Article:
The Intergovernmental Panel on Climate Change, the UN's body for assessing the science related to climate change, has recently published a comprehensive report documenting the extent of global warming. The paper provides new time estimates for crossing the 1.5 degrees Celsius threshold, urging immediate and large-scale action to reduce greenhouse gas emissions. Following the publication of the report, UK Architects Declare has issued a statement inviting decision makers to a dialogue on how to collectively address the climate crisis while at the same time calling for the design professionals to re-evaluate their practice to support meaningful change.
Since the last IPCC report of 2018, the world has seen an increase in extreme weather events like severe flooding, droughts, and prolonged heatwaves. Based on more than 14000 scientific papers, the study is the most up-to-date assessment of climate change. The research stresses that changes already set in motion, like sea-level rise, are irreversible and that it will still take 20 to 30 years for temperatures to stabilize even with sustained reductions in carbon emissions. At the same time, the study shows that global temperature is expected to reach or even exceed the 1.5 degrees threshold over the next 20 years. Urban areas will experience amplified heatwaves, flooding due to more intense rainfalls and sea-level rise in coastal areas.
The paper is the first instalment of the IPCC's Sixth Assessment Report and will be followed in 2022 by an evaluation of the impact of climate change and a review of the potential solutions. The report was due this past April; however, the pandemic delayed the research's publication. The highlighted data provides a new framework for risk assessment and decision-making, showcasing how human action can still determine the course of climate. Regional information on the impact of climate change can be explored in the Interactive Atlas developed by the IPCC, a new tool for visualizing projected climate futures.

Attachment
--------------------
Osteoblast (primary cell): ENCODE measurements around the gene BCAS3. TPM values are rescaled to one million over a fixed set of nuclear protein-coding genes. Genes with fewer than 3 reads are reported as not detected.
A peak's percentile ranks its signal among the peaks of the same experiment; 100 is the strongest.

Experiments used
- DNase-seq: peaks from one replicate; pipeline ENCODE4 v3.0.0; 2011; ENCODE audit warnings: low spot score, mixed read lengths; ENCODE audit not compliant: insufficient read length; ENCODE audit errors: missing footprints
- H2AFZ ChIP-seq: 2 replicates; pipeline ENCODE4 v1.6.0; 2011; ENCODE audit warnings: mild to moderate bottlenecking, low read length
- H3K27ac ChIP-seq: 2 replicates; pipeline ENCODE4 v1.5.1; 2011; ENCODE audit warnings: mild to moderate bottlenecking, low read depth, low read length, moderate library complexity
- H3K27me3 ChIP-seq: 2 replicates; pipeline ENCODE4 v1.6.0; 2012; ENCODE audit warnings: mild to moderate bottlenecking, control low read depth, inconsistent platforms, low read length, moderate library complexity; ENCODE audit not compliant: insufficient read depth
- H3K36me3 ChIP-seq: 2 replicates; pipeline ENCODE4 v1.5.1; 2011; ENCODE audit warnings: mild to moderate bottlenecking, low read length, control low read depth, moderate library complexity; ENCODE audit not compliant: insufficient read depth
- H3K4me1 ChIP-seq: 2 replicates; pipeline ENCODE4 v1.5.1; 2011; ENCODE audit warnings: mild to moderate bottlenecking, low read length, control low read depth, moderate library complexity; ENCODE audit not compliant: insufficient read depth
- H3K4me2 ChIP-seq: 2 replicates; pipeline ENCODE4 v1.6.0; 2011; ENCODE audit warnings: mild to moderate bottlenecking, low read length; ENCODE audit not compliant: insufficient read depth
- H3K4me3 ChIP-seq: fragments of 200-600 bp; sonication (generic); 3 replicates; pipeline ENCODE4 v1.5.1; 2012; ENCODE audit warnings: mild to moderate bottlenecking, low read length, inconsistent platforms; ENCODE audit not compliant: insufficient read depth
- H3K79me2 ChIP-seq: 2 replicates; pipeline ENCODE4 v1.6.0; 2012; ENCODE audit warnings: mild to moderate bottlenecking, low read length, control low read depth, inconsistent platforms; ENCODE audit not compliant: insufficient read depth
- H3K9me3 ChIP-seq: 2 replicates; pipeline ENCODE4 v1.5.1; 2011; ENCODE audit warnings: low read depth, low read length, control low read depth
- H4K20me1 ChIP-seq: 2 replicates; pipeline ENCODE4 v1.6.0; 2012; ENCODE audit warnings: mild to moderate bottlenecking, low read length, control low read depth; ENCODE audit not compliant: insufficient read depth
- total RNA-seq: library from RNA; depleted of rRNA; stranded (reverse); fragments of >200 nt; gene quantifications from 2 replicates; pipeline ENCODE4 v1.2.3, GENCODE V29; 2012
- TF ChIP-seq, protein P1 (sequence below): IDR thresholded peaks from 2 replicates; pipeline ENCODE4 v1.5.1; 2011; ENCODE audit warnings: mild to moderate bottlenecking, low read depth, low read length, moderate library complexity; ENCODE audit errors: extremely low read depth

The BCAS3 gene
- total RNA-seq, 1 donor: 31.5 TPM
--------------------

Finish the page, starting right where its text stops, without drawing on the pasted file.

Climate change is already affecting every region on Earth in multiple ways. The changes we experience will increase with additional warming […]. Stabilizing the climate will require substantial, rapid, and sustained reductions in greenhouse gas emissions and reaching net-zero CO2 emissions - IPCC Working Group I Co-Chair Panmao Zhai.
In response to the IPCC report, UK Architects Declare has once again stated its commitment to expand the architecture profession's role in mitigating climate change, inviting practitioners from all across the AEC industry to commit to positive action regarding the environmental crisis. "Architects Declare was founded after the 2018 IPCC special report to change the mindset of built environment practise, regulation and policy. Today's report once again hammers home the need to transition rapidly to a zero-carbon world to avoid the worst consequences of climate breakdown", says Steve Tompkins, co-founder of Architects Declare, adding that "what we need now is political support and the collective courage to act".